CS&T Staff Writer

Calling the humanitarian cost “immeasurable and unacceptable in a civilized society,” the United States Conference of Catholic Bishops (USCCB) on Sept. 10 called on the Department of Homeland Security (DHS) and President Bush to abandon the use of worksite raids as an immigration enforcement tool.

“[The raids] reveal, sadly, the failure of a seriously flawed immigration system which, as we have consistently stated, requires comprehensive reform,” said Utah Bishop John C. Wester, chairman of the USCCB’s committee on migration in a press conference held at the Bishops’ headquarters in Washington, D.C.

Workplace enforcement raids increased after Congress failed to pass an immigration reform bill in June of last year. Since then, DHS has escalated efforts to identify, detain and deport unauthorized workers by raiding worksites. The Bishops’ statement was issued after a 15-month assessment of evidence that showed the workplace raids were not solving “the broader challenge of illegal immigration.” Bishop Wester added. In that time, approximately 4,500 undocumented workers have been detained and 111 employers cited in workplace raids.

It has resulted in families being torn apart, communities economically devastated, immigrants being mistreated and an increase in racial tension in areas with large immigrant populations, said Msgr. Hugh Shields, the vicar for Hispanic Catholics for the Archdiocese of Philadelphia.

“How are enforcing broken laws, which everyone agrees are broken, solving the problem?” he asked. “Are these raids in the workplace really rounding up terrorists, drug dealers, or those set on undermining the values of the American way? The raids are using our law enforcement agencies as ‘private police forces’ to the detriment of real protection to our country’s citizens.”

The raids have separated U.S.-citizen children from their parents; arrested immigrants have not been afforded the rights of due process; local communities have been disrupted and U.S. citizens and residents, including children, have been victimized, according to the Bishops’ statement.

“The sweeping nature of these raids – which often involve hundreds of law enforcement personnel with weapons – strike fear in immigrant communities and make it difficult for those arrested to secure basic due process protections, including legal counsel,” the Bishops said.

In the absence of comprehensive reform, the U.S. Catholic Bishops have sought to work collaboratively with DHS to ensure humanitarian considerations in executing workplace raids; however, the Bishops “believe that DHS has not gone far enough to ensure that human rights protections are consistently applied in all enforcement actions.”

“Work-site enforcement raids not only undermine basic human dignity and family unity, they pit human beings against each other in a violent and frightening way,” said Bishop James A. Tamayo of Laredo, Texas, who was also present at the press conference. “The vast majority of immigrants are not criminals. They are simply attempting to work and support their families.”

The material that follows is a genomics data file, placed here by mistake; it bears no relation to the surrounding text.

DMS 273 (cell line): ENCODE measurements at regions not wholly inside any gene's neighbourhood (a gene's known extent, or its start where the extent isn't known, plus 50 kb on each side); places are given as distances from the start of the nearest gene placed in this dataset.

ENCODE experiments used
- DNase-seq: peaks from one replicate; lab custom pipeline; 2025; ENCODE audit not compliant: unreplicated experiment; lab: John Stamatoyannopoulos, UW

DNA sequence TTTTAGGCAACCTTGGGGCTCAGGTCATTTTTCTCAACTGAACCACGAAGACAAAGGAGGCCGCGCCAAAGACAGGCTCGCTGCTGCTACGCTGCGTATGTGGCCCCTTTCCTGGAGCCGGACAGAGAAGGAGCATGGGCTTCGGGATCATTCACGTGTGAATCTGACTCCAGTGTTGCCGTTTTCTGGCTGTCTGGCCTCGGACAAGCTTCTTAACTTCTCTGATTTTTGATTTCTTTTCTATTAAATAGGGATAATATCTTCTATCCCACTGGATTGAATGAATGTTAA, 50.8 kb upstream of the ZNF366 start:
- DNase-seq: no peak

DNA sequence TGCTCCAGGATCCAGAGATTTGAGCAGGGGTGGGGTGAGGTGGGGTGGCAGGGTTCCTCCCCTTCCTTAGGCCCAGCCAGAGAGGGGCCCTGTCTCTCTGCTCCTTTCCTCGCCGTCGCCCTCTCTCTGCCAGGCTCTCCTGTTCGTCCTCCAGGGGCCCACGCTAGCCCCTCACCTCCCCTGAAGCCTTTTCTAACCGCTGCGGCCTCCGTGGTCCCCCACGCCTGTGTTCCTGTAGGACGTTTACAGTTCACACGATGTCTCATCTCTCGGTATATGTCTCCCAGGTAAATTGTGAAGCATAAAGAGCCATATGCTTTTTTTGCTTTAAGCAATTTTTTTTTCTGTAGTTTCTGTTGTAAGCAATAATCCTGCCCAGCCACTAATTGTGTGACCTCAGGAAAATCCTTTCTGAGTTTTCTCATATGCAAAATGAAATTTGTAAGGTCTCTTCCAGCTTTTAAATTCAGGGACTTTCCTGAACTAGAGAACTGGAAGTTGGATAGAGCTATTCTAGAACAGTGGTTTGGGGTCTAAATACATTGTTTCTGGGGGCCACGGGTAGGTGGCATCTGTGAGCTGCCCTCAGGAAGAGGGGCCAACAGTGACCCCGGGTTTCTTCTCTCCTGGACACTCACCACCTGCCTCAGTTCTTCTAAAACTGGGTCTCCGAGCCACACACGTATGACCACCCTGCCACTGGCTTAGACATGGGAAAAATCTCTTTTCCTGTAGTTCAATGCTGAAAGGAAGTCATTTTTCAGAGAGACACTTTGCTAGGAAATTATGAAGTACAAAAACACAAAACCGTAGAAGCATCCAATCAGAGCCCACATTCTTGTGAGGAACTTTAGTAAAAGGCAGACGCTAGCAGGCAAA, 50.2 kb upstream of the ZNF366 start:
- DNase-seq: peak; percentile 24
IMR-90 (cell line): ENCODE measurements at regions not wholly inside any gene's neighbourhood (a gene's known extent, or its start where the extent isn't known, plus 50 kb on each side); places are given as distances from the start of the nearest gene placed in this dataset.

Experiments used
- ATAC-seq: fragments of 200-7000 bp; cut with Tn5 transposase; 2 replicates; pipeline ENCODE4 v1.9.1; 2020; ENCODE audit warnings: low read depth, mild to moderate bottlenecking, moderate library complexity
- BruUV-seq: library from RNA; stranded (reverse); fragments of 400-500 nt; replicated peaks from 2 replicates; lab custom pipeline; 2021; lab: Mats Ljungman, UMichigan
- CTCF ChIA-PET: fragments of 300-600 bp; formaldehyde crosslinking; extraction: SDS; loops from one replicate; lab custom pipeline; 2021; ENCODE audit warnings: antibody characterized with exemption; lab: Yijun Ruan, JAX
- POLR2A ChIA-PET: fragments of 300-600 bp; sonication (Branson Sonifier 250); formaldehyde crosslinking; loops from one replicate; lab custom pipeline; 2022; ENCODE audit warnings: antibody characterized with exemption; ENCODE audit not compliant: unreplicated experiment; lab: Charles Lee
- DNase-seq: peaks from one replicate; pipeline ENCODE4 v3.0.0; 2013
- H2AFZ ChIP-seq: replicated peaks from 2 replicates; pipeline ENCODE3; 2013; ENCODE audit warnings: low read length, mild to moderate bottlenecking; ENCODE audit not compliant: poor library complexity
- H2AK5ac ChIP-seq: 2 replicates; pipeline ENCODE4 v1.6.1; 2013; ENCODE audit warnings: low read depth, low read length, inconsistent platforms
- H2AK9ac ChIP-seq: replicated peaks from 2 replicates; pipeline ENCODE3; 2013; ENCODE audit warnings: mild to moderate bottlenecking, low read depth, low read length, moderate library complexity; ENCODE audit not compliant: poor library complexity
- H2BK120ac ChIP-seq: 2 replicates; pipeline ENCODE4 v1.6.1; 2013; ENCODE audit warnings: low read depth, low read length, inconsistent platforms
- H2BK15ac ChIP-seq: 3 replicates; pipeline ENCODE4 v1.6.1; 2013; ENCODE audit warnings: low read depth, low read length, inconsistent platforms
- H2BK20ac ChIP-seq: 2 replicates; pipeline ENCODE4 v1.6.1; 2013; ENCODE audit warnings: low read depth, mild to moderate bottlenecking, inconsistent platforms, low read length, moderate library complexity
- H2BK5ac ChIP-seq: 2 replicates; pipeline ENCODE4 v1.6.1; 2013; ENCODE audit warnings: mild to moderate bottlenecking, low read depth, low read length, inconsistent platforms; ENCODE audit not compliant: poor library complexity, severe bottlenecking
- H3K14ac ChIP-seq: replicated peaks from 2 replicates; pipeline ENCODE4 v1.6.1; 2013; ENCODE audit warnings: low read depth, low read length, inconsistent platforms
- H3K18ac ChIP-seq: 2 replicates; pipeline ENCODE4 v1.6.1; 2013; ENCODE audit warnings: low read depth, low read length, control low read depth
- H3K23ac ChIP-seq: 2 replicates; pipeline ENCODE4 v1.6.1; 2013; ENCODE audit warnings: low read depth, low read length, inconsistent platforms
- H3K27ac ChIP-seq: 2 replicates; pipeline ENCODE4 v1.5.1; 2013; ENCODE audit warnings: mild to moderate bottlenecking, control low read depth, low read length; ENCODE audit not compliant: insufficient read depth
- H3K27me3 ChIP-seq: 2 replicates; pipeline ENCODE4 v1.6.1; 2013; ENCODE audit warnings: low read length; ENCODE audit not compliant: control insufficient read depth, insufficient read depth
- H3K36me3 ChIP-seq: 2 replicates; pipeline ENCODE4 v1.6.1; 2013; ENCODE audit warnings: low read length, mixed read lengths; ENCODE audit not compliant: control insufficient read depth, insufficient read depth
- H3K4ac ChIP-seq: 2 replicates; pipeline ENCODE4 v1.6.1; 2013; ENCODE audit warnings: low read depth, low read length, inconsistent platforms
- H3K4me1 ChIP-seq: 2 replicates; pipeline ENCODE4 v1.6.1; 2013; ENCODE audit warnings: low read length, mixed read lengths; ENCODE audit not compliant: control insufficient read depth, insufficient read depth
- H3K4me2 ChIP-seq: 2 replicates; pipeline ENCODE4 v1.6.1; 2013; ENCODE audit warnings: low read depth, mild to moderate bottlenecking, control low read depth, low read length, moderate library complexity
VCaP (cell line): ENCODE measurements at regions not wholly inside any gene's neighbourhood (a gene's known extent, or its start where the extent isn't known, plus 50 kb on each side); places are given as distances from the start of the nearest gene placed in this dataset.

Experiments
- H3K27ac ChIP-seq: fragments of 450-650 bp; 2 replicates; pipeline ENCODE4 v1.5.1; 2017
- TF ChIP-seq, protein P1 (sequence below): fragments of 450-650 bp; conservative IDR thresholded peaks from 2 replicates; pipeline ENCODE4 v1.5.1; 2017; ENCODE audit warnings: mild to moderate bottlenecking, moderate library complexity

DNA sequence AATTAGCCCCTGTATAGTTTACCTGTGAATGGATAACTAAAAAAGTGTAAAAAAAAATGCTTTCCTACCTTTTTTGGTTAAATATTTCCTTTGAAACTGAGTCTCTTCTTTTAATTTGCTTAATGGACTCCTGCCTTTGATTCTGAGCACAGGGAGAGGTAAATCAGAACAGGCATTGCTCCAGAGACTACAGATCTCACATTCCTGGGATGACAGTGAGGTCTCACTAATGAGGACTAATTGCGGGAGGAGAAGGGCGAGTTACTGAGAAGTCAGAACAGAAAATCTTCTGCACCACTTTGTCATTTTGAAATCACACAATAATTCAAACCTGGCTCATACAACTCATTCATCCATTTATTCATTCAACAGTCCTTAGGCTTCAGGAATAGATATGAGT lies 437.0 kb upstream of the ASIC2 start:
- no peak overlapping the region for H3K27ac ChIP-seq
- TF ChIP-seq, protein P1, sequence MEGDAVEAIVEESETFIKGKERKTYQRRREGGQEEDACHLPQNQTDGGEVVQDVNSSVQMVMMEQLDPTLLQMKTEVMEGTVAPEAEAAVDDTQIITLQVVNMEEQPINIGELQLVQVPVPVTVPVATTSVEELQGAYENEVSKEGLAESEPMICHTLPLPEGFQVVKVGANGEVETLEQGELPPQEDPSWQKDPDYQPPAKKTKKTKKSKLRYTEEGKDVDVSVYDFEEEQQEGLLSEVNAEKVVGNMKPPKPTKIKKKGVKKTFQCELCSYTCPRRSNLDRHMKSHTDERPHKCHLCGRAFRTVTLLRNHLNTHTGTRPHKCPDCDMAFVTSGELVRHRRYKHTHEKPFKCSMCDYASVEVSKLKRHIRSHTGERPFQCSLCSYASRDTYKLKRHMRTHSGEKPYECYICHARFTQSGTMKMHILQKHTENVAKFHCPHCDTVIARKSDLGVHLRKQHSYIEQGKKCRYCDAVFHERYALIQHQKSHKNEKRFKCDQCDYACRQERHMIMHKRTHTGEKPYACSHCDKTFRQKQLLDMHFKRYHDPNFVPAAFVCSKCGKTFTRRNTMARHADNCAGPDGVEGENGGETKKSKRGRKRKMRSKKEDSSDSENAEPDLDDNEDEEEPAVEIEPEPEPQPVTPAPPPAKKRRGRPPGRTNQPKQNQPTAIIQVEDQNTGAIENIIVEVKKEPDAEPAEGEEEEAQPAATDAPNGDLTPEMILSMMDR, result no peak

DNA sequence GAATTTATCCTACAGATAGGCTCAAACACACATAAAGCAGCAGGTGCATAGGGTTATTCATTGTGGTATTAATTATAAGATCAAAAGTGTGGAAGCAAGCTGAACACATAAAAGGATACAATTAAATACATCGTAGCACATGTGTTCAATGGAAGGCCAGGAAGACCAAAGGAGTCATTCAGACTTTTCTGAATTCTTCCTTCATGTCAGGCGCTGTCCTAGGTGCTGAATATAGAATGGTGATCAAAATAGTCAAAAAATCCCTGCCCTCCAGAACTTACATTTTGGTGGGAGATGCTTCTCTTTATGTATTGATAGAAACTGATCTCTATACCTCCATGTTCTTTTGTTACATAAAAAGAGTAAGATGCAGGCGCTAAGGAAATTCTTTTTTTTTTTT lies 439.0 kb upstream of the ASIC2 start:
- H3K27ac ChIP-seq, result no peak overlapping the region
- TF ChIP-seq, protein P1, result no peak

As a bishop whose diocese shares a border with Mexico, “I understand fully the tension between law enforcement and migration,” he said. “The Catholic Church has always supported the right of a nation to protect its sovereignty and to secure its borders. Such enforcement must be tempered, however, in a way that balances the national interest with the basic God-given right and dignity of human beings. In the Church’s view these raids fail to pass this test.”
Tim O’Connell, a pastoral agent for the Hispanic Ministry in Delaware County, which provides services to Hispanic communities in Upper Darby and Chester, agrees.

“Enforcement is important. The Bishops have stated that each country has a right to protect its borders, but at the same time we have a broken immigration system that doesn’t meet the needs of employers here… [Nor does it] allow for immigrants to come here and fulfill jobs in a legal and orderly manner,” he said.

“Worker visas were cut this year, and that is the type of program we need to expand. Many immigrant workers would be perfectly happy to come and work for a time in order to make a living and then return to their country.”

The Center for Concern, a Catholic organization dedicated to eliminating social and economic injustices, notes that illegal immigration involves more than the immigrant who enters the U.S. illegally. It also involves self-interested trade negotiations between governments, employers who exploit cheap labor, corporate leaders who turn a profit and consumers who benefit from lower food and service costs, all because of illegal immigration.

The Mexican Bishops’ conference also noted at the beginning of the year that the recent surge of immigration is a direct effect of the North American Free Trade Agreement since small farmers and rural communities in Mexico cannot compete with heavily subsidized U.S. and Canadian agricultural producers.

Bishop Wester also called for the presidential candidates to pay attention to this situation, noting that he believes both candidates would work with the USCCB to secure comprehensive immigration reform.

CS&T staff writer Nadia Maria Smith may be reached at or (215) 965-4614.